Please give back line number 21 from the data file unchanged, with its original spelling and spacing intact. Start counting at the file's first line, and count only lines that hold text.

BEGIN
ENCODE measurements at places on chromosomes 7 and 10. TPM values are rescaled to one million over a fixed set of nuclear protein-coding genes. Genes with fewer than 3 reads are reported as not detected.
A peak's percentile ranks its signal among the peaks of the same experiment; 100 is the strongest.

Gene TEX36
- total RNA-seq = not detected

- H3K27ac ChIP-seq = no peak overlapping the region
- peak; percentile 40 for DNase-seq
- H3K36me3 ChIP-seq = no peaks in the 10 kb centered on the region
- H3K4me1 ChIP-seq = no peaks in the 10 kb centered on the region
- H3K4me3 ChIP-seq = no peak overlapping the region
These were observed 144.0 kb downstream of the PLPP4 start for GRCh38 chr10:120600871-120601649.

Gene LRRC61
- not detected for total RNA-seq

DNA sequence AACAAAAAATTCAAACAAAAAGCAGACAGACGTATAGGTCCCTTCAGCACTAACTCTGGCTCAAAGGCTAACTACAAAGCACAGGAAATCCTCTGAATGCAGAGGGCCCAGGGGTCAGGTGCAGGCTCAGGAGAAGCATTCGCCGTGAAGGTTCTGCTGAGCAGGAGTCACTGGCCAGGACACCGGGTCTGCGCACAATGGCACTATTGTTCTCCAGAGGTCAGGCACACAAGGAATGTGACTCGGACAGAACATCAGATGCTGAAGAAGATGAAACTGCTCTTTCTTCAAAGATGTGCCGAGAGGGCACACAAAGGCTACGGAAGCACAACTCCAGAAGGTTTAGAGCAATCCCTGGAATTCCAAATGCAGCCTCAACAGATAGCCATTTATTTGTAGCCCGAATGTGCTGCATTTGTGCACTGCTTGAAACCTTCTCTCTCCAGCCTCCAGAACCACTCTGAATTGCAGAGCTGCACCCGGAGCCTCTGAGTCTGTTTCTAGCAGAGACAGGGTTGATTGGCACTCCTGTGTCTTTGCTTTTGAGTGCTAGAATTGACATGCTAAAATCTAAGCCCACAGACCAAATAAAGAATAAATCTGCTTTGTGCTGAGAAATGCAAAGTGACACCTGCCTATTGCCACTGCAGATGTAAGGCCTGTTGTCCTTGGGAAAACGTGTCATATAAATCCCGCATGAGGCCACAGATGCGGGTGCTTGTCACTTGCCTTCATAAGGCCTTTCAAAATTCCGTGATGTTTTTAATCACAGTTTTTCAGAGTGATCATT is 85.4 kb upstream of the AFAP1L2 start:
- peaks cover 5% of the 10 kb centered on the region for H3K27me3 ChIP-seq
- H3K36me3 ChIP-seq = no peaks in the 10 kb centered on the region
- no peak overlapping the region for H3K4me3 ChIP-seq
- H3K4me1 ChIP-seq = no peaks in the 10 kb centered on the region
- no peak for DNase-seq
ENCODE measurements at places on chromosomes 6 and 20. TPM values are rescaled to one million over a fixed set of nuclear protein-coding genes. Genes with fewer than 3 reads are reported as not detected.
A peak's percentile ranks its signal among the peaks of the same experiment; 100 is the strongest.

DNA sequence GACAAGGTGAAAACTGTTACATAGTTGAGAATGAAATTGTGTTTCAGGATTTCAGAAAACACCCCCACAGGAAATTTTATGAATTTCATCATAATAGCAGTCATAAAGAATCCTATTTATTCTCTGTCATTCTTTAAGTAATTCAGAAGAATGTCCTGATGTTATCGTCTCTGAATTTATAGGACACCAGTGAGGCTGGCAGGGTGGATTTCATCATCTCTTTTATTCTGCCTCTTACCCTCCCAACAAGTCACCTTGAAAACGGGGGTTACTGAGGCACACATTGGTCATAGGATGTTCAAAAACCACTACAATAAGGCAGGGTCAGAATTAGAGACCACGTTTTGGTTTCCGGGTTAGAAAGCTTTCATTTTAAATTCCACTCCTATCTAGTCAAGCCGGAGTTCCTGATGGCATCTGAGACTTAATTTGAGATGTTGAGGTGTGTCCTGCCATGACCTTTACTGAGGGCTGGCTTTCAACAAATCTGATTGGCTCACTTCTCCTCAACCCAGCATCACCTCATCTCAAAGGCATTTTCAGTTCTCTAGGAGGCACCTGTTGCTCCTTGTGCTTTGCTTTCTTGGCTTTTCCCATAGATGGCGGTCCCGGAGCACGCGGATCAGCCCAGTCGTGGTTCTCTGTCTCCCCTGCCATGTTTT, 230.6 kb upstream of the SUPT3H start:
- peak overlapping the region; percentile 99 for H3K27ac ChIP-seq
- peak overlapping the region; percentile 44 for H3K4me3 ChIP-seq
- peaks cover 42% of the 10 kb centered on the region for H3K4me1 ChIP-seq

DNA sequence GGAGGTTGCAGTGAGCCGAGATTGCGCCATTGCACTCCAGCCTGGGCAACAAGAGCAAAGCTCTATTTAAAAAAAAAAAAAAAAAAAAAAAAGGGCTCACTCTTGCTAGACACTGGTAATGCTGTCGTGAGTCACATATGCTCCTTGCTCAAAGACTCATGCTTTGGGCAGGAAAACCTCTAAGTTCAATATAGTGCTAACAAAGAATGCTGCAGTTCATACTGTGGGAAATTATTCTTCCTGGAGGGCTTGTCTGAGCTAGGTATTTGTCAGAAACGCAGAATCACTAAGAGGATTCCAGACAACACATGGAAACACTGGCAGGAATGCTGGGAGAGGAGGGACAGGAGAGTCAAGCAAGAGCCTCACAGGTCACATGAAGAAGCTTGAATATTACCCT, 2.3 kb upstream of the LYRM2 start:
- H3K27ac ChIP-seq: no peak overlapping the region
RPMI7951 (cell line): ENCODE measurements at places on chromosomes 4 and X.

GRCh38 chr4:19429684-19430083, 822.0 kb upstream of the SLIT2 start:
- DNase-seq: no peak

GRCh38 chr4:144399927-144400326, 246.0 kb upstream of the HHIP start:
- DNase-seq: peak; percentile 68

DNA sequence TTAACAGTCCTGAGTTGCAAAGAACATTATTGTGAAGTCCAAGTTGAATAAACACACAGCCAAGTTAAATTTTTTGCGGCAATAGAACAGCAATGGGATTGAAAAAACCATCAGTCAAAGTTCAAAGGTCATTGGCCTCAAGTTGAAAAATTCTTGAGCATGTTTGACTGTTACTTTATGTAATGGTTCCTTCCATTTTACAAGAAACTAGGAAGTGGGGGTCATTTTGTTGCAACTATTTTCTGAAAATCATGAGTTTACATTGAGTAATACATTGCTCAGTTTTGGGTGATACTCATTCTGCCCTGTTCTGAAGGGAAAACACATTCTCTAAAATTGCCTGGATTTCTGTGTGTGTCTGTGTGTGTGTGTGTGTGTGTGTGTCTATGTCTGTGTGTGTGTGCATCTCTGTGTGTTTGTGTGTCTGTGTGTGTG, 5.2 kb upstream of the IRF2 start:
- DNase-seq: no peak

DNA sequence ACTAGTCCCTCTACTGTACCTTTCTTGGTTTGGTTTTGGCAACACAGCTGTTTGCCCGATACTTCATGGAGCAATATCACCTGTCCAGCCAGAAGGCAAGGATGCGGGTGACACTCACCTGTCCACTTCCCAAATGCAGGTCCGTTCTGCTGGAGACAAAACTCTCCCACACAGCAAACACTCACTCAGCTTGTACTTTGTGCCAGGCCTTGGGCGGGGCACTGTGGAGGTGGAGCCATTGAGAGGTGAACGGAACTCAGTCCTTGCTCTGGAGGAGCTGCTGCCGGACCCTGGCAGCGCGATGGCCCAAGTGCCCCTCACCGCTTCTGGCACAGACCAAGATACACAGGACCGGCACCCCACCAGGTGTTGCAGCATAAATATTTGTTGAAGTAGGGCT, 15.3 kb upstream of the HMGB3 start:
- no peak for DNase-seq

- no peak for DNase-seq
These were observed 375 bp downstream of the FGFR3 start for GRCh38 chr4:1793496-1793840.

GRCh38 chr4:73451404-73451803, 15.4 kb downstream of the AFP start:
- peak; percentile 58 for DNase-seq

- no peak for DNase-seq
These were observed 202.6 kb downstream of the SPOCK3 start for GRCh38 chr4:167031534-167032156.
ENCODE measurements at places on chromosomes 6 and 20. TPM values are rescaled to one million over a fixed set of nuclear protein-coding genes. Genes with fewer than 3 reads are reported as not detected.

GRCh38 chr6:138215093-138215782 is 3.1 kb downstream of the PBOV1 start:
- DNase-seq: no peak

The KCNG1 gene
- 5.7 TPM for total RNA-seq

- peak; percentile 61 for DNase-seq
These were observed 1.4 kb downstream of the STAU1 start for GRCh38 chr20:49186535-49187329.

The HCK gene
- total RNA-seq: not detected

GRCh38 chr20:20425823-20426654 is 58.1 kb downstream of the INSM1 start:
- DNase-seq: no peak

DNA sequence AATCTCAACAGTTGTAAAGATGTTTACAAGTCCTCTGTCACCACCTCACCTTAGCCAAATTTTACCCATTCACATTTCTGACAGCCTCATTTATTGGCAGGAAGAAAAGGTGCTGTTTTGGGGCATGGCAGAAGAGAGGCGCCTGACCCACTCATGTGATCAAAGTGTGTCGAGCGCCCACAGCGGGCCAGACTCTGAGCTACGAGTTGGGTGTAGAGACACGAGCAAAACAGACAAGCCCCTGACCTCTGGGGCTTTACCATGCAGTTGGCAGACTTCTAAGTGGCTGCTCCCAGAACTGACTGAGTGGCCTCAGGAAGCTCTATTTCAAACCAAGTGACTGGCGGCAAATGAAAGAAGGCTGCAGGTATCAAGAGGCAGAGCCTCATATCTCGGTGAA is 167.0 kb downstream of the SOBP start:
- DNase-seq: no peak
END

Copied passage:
DNA sequence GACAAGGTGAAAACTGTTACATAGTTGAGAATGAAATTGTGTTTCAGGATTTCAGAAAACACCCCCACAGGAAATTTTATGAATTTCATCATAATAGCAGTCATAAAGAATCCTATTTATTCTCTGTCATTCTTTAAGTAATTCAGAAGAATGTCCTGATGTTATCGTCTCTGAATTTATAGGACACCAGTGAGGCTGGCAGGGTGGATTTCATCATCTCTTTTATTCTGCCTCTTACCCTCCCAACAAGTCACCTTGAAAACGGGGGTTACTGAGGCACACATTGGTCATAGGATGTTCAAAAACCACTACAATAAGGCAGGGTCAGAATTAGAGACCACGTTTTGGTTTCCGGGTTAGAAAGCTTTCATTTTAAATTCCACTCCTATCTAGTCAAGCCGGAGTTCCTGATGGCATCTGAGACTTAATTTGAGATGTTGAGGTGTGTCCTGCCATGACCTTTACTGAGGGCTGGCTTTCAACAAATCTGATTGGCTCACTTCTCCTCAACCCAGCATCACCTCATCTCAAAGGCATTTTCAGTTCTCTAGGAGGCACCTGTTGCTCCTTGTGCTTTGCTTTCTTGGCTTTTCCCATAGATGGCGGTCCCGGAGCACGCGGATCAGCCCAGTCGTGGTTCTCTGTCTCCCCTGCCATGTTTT, 230.6 kb upstream of the SUPT3H start: